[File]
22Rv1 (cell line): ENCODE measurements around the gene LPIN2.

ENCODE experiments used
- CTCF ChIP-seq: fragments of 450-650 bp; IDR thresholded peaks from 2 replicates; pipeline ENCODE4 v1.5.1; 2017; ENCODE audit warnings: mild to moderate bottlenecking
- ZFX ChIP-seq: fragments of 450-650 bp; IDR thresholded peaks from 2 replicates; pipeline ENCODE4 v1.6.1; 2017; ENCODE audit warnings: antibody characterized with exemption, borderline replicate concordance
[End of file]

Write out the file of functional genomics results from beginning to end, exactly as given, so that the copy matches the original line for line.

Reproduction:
22Rv1 (cell line): ENCODE measurements around the gene LPIN2.

ENCODE experiments used
- CTCF ChIP-seq: fragments of 450-650 bp; IDR thresholded peaks from 2 replicates; pipeline ENCODE4 v1.5.1; 2017; ENCODE audit warnings: mild to moderate bottlenecking
- ZFX ChIP-seq: fragments of 450-650 bp; IDR thresholded peaks from 2 replicates; pipeline ENCODE4 v1.6.1; 2017; ENCODE audit warnings: antibody characterized with exemption, borderline replicate concordance